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Community activist Carolyn Phillips dies

Profile image for By Peggy Heinkel-Wolfe
Staff Writer
By Peggy Heinkel-Wolfe Staff Writer

Carolyn Joyce Phillips spoke up for others and for her neighborhood and many say the city, especially Southeast Denton, is the better for it.

She died Tuesday, at age 63, after a fierce battle with cancer.

Friend and Southeast Denton neighbor Effie McQueen said Phillips had a vision for the neighborhood and helped start a group in the late 1990s now known as the Southeast Denton Neighborhood Association.

“People would come to her with their concerns and she would follow up and do what she could to help,” McQueen said, adding that Phillips would call on judges, lawyers and civil rights leaders when needed. “She voiced her opinion, one way or the other. I’ll say this, she got results.”

Some of the neighborhood’s vulnerabilities can likely be traced back to its early history, when city leaders ordered Quakertown residents to move. The black community had grown between downtown and the Texas Woman’s University campus. After a bond election in 1921 to create Civic Center Park, the residents were forced to move their homes and businesses to the southeast part of the city.

After officials renamed Civic Center Park to Quakertown Park, Phillips reminded the city in a 2009 editorial that old injustices remained, including property liens related to road and drainage work in Southeast Denton.

She also lobbied the Denton Fire Department to diversify its workforce and served on two task forces meant to achieve that objective.

After Denton resident and Dallas firefighter David Johnson applied to the department in 2006 and saw his application thrown out, Phillips wrote a letter expressing her concern. Johnson later filed a federal class-action lawsuit against the city in September 2007, alleging that the department routinely discriminated against black applicants.

Several months after the lawsuit, which was eventually dismissed, the city hired its first black firefighter. The department also announced changes to its hiring practices that critics had long maintained were biased.

Denton Fire Chief Ross Chadwick said Phillips spoke her mind about the issue and was instrumental in opening doors in the community in a way that helped the department recruit more effectively.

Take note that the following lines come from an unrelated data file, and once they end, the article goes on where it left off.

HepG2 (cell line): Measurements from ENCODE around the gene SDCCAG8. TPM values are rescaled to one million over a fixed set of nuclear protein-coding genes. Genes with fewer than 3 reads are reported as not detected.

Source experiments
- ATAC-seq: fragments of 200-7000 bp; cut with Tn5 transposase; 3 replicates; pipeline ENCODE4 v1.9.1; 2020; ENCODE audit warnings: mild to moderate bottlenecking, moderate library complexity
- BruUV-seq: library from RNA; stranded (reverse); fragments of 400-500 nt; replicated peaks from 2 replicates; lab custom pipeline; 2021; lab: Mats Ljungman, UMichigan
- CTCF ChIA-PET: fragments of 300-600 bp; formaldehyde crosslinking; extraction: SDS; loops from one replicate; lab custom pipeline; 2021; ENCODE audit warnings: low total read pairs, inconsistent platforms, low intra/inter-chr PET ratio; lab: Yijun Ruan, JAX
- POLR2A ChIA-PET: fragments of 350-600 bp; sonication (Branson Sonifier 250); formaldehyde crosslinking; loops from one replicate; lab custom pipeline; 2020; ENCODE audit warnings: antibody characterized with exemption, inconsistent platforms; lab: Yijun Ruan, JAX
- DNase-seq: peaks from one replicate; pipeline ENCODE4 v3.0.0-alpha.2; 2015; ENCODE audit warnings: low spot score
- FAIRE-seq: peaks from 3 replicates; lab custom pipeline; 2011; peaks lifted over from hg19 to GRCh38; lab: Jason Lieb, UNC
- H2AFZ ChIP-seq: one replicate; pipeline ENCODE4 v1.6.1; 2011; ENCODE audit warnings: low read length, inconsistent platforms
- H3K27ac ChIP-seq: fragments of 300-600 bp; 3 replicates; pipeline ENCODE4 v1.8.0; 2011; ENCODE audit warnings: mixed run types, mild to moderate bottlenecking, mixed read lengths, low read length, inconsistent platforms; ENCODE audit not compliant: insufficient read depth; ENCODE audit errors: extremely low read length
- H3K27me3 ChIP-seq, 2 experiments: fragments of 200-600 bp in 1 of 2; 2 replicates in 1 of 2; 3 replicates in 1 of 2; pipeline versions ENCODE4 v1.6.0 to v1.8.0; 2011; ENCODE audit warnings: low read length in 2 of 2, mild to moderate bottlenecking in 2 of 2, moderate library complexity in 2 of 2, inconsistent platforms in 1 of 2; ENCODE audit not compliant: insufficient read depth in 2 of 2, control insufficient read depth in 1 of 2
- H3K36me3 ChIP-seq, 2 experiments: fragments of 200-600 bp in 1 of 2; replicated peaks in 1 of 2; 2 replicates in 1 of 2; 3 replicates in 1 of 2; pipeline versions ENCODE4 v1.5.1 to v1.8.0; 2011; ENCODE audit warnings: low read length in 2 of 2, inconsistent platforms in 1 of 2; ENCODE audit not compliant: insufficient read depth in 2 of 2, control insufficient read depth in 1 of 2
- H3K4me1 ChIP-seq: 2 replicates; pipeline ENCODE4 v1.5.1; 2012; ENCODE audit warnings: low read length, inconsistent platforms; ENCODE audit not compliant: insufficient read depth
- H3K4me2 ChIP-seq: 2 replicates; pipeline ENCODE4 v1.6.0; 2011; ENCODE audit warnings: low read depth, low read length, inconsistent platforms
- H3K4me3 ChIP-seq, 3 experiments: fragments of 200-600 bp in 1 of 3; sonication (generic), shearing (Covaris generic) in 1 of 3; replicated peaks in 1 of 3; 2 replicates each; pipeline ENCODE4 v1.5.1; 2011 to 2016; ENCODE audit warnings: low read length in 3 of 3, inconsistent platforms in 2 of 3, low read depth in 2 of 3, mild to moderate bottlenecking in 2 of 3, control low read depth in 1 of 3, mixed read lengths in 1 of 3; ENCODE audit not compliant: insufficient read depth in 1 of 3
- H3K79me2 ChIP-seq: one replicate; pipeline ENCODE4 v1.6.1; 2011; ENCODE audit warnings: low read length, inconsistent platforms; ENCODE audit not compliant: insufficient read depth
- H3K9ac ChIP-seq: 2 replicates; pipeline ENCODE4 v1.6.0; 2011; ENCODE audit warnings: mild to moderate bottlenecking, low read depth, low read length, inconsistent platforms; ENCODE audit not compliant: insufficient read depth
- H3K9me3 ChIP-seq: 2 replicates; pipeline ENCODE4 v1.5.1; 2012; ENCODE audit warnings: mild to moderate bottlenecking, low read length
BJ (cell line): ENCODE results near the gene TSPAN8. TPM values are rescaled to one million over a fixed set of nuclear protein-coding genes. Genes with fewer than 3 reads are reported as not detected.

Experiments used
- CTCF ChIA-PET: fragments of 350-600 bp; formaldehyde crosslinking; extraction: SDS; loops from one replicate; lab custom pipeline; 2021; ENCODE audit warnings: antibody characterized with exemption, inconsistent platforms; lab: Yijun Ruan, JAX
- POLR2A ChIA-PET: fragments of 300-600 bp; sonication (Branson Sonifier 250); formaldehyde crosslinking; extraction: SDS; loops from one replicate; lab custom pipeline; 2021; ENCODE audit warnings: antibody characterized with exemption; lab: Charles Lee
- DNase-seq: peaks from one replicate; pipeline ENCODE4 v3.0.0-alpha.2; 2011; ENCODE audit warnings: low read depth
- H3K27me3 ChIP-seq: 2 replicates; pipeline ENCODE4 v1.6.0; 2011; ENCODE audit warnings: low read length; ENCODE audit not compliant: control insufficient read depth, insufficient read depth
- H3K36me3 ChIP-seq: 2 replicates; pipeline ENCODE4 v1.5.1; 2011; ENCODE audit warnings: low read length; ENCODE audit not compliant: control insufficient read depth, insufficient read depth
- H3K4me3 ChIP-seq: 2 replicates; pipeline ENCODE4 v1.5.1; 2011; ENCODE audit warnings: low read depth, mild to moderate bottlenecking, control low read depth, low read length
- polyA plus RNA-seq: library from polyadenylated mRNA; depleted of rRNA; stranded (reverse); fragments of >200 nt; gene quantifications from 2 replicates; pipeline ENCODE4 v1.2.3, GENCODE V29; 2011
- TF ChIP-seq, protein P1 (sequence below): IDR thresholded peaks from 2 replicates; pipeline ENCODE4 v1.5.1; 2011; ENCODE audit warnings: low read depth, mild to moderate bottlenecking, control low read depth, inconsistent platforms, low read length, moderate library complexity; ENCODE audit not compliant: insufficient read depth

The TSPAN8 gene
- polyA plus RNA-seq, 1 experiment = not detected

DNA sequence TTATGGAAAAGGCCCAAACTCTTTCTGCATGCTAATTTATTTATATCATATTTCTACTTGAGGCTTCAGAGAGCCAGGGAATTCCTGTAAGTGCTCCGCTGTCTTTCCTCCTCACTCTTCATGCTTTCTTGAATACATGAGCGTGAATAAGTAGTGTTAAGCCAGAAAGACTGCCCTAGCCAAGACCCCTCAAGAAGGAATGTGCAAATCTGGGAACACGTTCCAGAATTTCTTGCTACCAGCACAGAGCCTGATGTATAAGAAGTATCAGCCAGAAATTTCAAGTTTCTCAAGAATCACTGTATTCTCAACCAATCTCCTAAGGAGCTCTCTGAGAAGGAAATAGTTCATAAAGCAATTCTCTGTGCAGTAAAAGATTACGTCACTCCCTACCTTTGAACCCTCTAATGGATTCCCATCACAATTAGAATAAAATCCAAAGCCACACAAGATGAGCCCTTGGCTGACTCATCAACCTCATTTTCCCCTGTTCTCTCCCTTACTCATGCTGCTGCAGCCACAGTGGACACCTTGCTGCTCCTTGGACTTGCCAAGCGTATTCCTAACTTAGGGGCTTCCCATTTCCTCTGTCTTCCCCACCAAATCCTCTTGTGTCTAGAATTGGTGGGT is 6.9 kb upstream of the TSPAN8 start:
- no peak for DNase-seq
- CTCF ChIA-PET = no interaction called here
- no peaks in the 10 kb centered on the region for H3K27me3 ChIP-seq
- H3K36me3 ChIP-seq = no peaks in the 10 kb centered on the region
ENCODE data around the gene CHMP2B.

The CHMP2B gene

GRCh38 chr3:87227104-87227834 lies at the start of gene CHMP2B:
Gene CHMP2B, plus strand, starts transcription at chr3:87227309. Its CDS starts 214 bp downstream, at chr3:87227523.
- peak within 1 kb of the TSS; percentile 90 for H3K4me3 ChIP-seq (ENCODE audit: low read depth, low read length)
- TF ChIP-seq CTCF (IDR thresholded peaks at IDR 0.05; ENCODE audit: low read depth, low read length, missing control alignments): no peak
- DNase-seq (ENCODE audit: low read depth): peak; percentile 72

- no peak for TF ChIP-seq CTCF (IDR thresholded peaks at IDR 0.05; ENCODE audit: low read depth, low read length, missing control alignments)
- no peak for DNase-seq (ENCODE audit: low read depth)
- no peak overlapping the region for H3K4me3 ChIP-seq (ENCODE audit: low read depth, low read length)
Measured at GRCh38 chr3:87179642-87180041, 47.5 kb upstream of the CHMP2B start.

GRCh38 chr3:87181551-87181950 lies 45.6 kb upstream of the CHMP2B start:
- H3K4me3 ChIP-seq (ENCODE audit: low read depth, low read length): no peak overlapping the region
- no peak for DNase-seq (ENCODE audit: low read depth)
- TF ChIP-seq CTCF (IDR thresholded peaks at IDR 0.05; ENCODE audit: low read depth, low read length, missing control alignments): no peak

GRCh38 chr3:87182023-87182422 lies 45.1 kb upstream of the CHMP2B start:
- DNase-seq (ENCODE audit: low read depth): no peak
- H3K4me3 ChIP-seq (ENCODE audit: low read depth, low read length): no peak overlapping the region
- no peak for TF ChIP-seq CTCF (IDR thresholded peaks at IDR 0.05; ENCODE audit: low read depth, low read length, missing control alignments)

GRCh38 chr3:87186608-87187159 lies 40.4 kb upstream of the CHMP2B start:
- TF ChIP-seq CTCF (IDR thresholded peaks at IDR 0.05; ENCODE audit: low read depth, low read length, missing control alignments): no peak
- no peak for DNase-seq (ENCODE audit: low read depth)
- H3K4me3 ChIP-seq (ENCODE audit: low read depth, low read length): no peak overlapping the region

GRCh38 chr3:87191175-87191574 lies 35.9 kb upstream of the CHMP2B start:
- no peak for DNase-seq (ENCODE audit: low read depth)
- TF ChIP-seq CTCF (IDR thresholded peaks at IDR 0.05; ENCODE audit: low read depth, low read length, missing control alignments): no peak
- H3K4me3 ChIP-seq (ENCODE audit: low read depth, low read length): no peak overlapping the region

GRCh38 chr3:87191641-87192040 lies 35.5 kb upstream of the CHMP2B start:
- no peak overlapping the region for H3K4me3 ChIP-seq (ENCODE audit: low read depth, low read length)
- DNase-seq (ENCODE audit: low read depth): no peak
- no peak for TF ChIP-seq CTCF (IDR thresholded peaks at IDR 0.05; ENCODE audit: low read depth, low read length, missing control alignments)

“She fought hard,” Chadwick said, adding that he was sorry Phillips wasn’t able to recover from her illness to see more than the early fruits of her labor. Currently, the department has two black firefighters.

Phillips also represented the neighborhood’s concerns when the Denton County Transportation Authority announced the A-train line, which cuts through Southeast Denton. During the early days of planning, it was sometimes a lonely job, as others stayed away from talks in protest.

Concerns about noise and air pollution associated with a bus yard planned on the edge of the neighborhood saw that project delayed until recently. Under Phillips’ leadership, the group secured agreements for safety features and other improvements along the new rail line, some of which could be funded by a $700,000 grant.

The neighborhood worked for a long time, but was not able to pull together a small-area plan, however. Only the Denia area neighborhood has been able to complete such a plan since the city developed the option to protect the vitality of its neighborhoods.

Denia area resident Alice Gore said that she and Phillips often showed up at the same meetings when neighborhoods were concerned about a city issue.

“She was always willing to go to bat to protect her neighborhood,” Gore said, adding that they often talked for a long time on the phone about their mutual concerns. “I hope somebody steps in to fill those really big shoes.”

As the current president of the Southeast Denton Neighborhood Association, Collette Johnson said she knows she’s the one expected to do that. The transition began when Phillips got sick, but Phillips pledged to help Johnson through it.

“She’d told me how tired she was, but she didn’t want it [the association] to fold,” Johnson said. “She told me she would be by my side. She also told me to never back down and to speak my mind.”

One battle still waging when Phillips died was over the city’s ordinance that changed its utility policies, allowing Denton Municipal Electric and the city’s other utility departments to charge higher deposits to customers with poor credit or payment histories.

“Carolyn told the city in 2010 that this was not a good idea, but they passed the ordinance anyway,” said Hatice Salih, a co-plaintiff with Phillips on a lawsuit over the matter.

Phillips and others tried to petition the City Council to repeal the policy, or at least put it before the voters. The effort eventually became embroiled in a costly battle over whether the city handled the petition correctly, Salih said.

Since then, the city has begun developing another, prepay option for customers with bad credit or outstanding balances.

Phillips became ill during the battle and was not able to complete a court-ordered deposition in the case, Salih said.

Court records show the matter scheduled for trial in November. Salih said she hoped she and the other plaintiffs could continue without Phillips.

Arrangements are pending with People’s Funeral Home and Chapel.

PEGGY HEINKEL-WOLFE can be reached at 940-566-6881 and via Twitter at @phwolfeDRC.